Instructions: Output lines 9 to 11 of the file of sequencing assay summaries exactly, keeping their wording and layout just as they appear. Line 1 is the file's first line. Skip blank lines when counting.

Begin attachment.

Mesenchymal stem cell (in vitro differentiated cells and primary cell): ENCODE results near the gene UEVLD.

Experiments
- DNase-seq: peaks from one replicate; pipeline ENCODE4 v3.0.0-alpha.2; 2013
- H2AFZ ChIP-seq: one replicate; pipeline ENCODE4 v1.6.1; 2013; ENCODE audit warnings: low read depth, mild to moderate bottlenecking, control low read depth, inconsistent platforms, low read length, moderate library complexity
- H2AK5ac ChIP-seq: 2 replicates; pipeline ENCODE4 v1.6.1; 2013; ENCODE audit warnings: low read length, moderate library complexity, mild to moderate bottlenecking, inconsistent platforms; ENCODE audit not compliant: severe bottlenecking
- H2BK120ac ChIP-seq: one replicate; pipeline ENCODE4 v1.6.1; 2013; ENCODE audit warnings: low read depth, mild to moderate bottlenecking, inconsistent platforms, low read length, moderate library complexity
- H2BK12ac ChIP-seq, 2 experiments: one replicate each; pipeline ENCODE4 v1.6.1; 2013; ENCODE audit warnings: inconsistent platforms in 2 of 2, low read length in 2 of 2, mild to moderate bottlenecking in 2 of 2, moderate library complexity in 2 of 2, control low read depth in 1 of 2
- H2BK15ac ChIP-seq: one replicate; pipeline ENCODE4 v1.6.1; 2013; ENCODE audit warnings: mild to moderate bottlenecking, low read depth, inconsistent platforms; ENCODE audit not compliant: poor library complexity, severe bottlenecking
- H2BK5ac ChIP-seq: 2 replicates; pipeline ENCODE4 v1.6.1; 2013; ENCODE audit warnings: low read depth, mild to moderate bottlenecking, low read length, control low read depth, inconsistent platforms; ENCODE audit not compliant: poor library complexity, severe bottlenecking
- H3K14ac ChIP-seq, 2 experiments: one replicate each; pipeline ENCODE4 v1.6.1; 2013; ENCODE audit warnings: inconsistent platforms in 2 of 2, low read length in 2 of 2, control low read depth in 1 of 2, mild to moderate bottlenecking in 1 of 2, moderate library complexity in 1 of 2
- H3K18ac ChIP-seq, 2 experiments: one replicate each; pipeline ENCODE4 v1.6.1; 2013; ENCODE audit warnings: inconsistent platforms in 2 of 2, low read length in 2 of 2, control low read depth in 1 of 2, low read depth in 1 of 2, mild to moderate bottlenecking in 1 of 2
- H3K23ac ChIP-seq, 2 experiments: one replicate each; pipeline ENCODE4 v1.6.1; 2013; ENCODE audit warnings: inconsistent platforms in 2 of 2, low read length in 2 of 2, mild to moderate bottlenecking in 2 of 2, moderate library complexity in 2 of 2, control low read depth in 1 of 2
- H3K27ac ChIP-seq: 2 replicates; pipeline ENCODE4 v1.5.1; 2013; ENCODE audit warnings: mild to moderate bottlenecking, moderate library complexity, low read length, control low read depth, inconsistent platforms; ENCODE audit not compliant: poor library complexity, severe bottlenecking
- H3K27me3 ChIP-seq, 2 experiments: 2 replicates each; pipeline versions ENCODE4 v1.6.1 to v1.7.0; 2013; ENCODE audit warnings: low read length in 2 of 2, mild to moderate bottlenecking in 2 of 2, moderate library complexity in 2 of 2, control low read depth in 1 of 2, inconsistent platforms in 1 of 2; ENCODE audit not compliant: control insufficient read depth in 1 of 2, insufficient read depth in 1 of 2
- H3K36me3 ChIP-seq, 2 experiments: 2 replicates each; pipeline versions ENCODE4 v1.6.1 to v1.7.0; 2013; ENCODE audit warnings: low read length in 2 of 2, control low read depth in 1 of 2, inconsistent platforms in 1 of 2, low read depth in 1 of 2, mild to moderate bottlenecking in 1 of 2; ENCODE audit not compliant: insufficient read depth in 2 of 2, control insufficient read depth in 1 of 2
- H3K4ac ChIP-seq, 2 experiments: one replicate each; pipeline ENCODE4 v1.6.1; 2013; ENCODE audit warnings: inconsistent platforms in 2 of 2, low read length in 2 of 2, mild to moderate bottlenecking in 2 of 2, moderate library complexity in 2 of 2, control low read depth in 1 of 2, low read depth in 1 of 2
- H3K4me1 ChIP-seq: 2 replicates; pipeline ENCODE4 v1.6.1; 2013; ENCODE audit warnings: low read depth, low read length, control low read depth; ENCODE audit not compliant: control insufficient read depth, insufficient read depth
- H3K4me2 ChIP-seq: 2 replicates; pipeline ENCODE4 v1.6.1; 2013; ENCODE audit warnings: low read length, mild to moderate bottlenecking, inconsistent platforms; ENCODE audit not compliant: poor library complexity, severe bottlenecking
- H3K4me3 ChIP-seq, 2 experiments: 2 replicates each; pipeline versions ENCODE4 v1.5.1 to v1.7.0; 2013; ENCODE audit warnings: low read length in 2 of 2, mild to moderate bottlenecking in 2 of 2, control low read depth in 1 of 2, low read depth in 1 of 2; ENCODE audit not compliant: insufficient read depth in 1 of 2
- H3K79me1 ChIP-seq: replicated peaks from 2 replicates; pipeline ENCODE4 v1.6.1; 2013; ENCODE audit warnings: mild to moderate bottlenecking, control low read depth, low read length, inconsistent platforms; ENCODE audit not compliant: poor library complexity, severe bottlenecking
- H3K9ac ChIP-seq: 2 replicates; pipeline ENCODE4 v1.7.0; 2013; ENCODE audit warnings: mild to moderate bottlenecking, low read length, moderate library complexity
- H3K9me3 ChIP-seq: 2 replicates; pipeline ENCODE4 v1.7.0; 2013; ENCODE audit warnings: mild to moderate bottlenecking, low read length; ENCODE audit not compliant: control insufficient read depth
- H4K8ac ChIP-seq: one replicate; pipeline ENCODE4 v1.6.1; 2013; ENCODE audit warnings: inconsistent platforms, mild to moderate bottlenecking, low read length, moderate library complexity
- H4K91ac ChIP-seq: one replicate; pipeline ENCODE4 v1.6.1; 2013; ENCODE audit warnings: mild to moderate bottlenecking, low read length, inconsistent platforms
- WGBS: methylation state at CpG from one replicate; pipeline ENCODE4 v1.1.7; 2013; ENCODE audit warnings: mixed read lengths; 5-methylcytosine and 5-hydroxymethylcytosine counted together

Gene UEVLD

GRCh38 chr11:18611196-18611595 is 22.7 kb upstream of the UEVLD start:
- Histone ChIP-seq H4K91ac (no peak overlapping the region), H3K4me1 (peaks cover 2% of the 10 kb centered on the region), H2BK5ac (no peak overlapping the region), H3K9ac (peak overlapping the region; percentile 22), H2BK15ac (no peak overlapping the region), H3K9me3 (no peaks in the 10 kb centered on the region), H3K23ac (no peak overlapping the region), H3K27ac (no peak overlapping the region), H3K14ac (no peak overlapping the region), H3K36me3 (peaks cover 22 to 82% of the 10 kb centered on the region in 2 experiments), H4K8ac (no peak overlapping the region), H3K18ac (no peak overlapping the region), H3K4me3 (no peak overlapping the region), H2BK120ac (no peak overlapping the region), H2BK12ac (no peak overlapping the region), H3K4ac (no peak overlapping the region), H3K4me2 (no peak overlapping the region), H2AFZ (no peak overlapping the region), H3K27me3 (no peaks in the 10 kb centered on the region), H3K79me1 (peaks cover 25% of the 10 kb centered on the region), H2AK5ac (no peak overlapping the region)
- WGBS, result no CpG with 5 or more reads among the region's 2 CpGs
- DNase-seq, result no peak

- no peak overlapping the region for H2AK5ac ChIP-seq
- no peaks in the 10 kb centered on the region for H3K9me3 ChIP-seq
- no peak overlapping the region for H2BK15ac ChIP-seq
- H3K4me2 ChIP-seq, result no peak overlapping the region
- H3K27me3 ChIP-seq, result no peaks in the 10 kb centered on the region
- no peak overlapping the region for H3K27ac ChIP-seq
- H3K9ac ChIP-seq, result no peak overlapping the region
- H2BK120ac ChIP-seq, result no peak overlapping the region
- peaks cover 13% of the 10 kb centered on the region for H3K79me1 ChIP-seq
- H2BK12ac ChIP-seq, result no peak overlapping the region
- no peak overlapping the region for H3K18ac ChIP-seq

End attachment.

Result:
- H2BK5ac ChIP-seq: 2 replicates; pipeline ENCODE4 v1.6.1; 2013; ENCODE audit warnings: low read depth, mild to moderate bottlenecking, low read length, control low read depth, inconsistent platforms; ENCODE audit not compliant: poor library complexity, severe bottlenecking
- H3K14ac ChIP-seq, 2 experiments: one replicate each; pipeline ENCODE4 v1.6.1; 2013; ENCODE audit warnings: inconsistent platforms in 2 of 2, low read length in 2 of 2, control low read depth in 1 of 2, mild to moderate bottlenecking in 1 of 2, moderate library complexity in 1 of 2
- H3K18ac ChIP-seq, 2 experiments: one replicate each; pipeline ENCODE4 v1.6.1; 2013; ENCODE audit warnings: inconsistent platforms in 2 of 2, low read length in 2 of 2, control low read depth in 1 of 2, low read depth in 1 of 2, mild to moderate bottlenecking in 1 of 2